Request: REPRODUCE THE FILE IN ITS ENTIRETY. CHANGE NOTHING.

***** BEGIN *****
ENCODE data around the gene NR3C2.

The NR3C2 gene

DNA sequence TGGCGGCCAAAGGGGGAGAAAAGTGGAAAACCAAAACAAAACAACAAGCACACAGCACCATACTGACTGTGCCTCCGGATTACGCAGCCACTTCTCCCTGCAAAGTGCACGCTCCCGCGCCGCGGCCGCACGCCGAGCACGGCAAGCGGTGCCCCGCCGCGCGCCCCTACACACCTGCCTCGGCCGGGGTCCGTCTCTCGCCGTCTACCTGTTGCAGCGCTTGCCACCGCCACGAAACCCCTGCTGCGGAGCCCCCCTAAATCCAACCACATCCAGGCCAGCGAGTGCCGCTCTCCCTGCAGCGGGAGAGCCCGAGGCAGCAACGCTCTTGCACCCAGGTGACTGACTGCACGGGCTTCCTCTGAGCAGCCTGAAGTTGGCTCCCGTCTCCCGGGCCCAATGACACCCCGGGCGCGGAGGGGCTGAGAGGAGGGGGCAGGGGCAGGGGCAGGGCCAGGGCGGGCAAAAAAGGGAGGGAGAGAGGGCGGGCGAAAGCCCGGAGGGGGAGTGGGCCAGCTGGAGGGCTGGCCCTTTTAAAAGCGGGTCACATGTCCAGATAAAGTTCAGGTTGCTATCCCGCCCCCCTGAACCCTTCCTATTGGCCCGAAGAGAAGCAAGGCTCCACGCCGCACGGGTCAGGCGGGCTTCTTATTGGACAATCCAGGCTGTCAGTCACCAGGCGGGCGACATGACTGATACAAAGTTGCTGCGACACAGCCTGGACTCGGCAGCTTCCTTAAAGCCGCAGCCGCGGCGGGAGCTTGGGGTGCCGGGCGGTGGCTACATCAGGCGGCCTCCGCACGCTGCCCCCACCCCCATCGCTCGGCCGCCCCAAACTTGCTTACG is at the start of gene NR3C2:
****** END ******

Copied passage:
ENCODE data around the gene NR3C2.

The NR3C2 gene

DNA sequence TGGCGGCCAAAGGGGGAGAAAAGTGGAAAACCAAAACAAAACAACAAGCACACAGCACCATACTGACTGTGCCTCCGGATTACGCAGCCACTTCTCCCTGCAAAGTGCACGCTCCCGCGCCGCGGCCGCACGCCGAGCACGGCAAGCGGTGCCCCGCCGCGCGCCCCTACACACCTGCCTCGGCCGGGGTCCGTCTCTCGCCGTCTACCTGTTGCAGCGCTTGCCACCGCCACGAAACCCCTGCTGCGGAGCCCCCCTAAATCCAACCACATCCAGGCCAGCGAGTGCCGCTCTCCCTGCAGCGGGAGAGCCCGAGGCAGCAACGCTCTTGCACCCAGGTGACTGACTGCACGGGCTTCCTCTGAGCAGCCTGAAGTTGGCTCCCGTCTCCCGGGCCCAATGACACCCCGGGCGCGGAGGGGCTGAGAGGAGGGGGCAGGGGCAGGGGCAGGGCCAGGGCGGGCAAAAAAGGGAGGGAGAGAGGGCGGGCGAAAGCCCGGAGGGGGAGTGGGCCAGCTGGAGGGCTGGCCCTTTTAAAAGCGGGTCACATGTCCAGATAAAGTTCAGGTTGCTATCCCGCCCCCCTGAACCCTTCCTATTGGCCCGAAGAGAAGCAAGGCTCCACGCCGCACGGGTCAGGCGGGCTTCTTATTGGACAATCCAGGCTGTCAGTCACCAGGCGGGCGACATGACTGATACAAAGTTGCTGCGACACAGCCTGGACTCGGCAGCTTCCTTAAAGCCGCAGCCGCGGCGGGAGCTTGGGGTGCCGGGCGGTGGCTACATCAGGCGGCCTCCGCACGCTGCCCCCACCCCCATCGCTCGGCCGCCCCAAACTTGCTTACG is at the start of gene NR3C2: